Addressing the ritual gathering of chief ministers (CMs) at the Conference on Internal Security at Delhi, on August 17, 2009, Prime Minister Manmohan Singh declared, in reference to the "challenges posed by asymmetric warfare and terrorism", "We need to be ahead of the curve if we are to succeed…"
If this is, indeed, the criterion, then we are failing, abysmally, comprehensively. Worse, the entire system of the Indian state appears increasingly to be designed to fail. Structural infirmities now riddle the system, undermining, not only the capacities for response, but the very capacities to generate necessary capacities.
It is useful to examine where precisely India is located ‘on the curve’. The response to the 26/11 attacks in Mumbai demonstrated, beyond the shadow of a doubt, that we were way behind the curve. But what, since then?
The Prime Minister enumerated a list of achievements since 26/11 in his speech at the CMs Conference, including the establishment of four regional hubs of the National Security Guard (NSG) in four metropolii, and the further creation of two NSG ‘regional centres’ "shortly". He also mentioned the creation of the National Investigative Agency (NIA), and sought cooperation to make it "a truly effective instrument in our fight against terrorism". The probable impact of these initiatives (or lack thereof) has been extensively discussed earlier, and cannot detain us here. Further, mention was made regarding the projected establishing of Quick Response Teams and Special Intervention Units at the state level – but, being state initiatives, there is no visible time limit on this process. A ‘well calibrated’ Coastal Security Scheme was ‘being put in place’ – but any review of available capacities would confirm that we are not an iota safer against terrorist attacks from the sea today, than we were on November 26, 2008.
Home Minister (HM) P. Chidambaram’s speech at the same forum emphasized the gravity of the situation and, while listing some of the attainments of the post-26/11 period, nevertheless came to the sombre conclusion that:
When I look back on the last seven months, I find that our collective record has been a mixed one. Our best achievements have been in the reiteration of our determination to fight terror; in the sharing of intelligence; in the unanimous support for new laws and new instruments; and in acknowledging that police reforms have been neglected for too long. On the other hand, there are still critical deficiencies in budget allocations for the police, recruitment, training, procurement of equipment, introduction of technology, and personnel management.
In other words, the ‘best achievements’ were largely in the sphere of the unquantifiable – ‘determination’, ‘unanimous support’ and ‘acknowledgements’ – whereas the cumulative and massive deficits of the system remained substantially where they were. There was some evidence that most State governments were still dragging their feet on what needed urgently to be done. Vacancies against sanctioned strength in the state police, which stood at 230,567 on January 1, 2008, "may have declined to about 150,000", but even this was "too large", the HM noted, articulating the modest objective that the States would work to wipe out this deficit by the end of March 2010. That sanctioned strengths stand at a fraction of what the country needed to confront existing and emerging challenges was not considered worthy of mention. The HM did, however, note that the strength of police stations, especially in rural and remote areas, ranged between 1+8 and 1+12. "This is totally inadequate. For a police station to be effective, its strength should be at least 1+40. State governments may augment the strength of police stations…" But how is this to be done by states that are failing, often dramatically, to meet the personnel requirements of police stations at presently sanctioned strengths?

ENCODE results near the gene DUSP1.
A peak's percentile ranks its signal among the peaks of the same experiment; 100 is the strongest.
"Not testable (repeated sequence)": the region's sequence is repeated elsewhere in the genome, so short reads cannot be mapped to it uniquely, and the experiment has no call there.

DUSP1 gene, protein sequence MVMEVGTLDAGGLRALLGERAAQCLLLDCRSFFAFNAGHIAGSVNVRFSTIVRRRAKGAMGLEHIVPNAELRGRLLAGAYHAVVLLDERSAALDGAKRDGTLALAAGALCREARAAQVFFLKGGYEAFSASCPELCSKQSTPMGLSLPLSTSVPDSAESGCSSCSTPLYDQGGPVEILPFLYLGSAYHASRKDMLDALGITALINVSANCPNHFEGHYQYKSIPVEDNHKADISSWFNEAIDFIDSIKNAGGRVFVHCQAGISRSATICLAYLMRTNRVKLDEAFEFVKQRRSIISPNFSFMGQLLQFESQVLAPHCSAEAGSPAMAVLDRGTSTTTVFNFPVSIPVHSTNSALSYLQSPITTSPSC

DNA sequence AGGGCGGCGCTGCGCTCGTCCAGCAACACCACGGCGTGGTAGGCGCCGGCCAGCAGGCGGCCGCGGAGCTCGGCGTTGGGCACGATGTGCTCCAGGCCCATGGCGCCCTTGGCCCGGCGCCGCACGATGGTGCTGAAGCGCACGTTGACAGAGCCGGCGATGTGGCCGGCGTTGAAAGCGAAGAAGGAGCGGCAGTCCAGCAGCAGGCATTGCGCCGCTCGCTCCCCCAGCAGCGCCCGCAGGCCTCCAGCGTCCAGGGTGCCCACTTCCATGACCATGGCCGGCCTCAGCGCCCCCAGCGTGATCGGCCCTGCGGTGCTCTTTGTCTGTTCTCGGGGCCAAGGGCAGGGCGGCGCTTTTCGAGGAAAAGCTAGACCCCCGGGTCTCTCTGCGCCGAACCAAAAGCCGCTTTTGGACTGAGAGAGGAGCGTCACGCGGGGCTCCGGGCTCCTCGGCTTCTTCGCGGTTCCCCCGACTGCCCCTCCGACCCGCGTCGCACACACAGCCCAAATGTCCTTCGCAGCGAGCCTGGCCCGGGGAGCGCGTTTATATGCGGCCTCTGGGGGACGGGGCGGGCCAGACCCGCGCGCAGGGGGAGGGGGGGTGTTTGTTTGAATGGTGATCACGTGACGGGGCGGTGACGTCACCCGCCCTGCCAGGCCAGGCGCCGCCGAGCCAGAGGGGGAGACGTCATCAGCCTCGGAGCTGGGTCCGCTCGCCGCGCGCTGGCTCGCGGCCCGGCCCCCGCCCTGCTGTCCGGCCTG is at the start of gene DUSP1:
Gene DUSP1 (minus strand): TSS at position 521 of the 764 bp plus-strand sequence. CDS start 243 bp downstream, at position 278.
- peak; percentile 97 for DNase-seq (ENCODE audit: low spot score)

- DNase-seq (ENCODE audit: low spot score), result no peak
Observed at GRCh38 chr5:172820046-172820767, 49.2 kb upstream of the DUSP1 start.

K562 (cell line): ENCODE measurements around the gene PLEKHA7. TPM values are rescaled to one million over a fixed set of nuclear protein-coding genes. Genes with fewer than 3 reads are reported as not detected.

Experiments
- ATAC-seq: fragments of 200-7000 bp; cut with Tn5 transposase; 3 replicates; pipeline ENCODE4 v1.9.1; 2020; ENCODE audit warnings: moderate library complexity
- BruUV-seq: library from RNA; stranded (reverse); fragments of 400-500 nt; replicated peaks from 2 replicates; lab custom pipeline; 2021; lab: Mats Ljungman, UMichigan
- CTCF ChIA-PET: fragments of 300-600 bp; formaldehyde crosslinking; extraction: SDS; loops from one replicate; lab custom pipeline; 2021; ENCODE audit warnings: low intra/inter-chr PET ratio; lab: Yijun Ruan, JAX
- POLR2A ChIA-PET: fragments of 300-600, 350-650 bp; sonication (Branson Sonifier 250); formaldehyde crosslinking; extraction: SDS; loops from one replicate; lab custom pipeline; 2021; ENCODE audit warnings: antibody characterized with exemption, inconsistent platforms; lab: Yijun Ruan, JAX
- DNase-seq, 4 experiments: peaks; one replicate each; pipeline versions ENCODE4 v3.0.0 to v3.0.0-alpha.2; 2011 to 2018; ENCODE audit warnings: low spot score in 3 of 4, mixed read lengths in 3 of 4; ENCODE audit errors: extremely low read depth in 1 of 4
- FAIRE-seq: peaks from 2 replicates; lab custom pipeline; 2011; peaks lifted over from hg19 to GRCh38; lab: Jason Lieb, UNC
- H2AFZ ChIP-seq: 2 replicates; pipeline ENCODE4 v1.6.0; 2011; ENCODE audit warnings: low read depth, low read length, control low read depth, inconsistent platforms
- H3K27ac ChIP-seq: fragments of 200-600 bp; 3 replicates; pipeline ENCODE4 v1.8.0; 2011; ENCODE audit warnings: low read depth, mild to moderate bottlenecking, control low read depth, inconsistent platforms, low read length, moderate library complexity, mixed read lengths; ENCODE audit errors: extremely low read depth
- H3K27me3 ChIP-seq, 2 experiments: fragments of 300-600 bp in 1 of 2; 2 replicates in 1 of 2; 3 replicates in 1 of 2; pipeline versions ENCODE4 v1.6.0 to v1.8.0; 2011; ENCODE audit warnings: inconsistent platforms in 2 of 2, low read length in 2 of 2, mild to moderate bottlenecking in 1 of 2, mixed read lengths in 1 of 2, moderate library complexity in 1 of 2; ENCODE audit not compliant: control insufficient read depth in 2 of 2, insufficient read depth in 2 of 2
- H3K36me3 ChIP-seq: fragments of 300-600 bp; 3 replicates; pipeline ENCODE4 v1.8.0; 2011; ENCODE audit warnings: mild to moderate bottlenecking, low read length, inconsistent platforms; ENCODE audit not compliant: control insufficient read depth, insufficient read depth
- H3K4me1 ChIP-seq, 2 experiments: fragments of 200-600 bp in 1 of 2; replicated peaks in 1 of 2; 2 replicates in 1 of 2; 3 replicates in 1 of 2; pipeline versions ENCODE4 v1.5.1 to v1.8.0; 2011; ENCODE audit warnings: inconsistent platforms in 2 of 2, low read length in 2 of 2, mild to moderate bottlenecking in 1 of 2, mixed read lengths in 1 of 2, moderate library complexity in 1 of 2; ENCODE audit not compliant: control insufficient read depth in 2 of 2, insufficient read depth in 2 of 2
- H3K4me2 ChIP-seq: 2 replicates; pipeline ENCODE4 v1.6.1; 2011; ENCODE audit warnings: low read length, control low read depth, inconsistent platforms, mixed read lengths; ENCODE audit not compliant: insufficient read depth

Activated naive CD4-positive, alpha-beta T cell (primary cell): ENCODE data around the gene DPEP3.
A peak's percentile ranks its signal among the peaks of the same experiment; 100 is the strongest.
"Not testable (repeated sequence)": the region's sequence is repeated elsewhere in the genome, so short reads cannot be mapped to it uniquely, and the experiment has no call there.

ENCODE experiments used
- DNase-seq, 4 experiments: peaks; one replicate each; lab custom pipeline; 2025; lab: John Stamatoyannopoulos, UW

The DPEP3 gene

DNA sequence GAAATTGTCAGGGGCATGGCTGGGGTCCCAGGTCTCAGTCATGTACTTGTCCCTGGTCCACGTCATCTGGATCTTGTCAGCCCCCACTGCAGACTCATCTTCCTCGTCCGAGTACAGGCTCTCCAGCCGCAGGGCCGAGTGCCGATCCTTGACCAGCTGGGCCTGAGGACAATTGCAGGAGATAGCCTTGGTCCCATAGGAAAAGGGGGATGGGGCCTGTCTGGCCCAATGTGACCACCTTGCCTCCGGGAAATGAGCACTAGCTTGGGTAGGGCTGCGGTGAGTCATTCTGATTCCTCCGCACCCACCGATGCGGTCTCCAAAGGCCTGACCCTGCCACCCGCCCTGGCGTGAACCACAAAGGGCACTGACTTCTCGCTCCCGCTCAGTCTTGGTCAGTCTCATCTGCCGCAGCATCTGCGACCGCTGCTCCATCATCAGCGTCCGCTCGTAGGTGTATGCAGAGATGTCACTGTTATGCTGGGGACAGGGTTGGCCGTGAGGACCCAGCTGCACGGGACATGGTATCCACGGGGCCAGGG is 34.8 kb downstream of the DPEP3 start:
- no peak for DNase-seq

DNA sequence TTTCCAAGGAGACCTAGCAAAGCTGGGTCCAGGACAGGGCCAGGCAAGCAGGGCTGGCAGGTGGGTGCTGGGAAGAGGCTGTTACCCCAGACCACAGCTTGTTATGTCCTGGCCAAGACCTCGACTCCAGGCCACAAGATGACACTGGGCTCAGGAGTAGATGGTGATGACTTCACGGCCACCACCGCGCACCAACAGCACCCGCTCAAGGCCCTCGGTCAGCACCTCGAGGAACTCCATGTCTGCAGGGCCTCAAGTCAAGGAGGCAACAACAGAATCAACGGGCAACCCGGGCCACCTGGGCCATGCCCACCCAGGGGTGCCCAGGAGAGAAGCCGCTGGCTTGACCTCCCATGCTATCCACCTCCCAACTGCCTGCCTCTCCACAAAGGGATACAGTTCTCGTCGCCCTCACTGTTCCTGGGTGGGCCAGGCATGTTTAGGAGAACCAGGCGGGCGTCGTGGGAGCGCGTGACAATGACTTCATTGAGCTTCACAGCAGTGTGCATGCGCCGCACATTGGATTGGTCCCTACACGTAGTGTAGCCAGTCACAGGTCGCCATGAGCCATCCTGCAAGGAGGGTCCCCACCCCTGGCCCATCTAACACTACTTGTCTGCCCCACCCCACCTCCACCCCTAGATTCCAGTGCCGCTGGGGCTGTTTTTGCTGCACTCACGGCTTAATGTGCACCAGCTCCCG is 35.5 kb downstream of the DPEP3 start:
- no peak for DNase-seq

It is not the intention here to parse the PM’s and HM’s speeches. What requires recognition is that, despite an increasing – though still largely partial – recognition of the rising urgency of the situation, responses have remained sluggish and fitful. In some states, there is evidence of a slow limp in a direction that may prove positive; but it is far outstripped by the hurtling pace of augmenting challenges.
In a brief aside, interestingly, the Maharashtra government – which presided over the 26/11 debacle – had separately made the absurd claim that it had put ‘new guidelines’ in place, which "chart the course of action in the event of a nuclear, chemical or biological attack". A quick look at the response to the Swine Flu crisis in the state would not encourage any extraordinary confidence on this count. This is an increasing part of the problem. Administrators and politicians are picking up the set phrases of the terrorism discourse, but little of the understanding necessary for framing a strategic response.
Leaderships at both the national and state level continue to passionately advocate ‘out of the box solutions’ (usually code for "I have nothing in my head"), but assiduously ignore the overwhelming challenge of creating and maintaining minimum capacities and standards within existing institutions. The disturbing reality is that basic capacities, not just for policing or counter-terrorism, but, indeed, for governance, enterprise and social action, have been allowed to decline to such an extent that the most rudimentary tasks of nation-building, indeed, even of administrative maintenance, cannot be executed with a modicum of efficiency.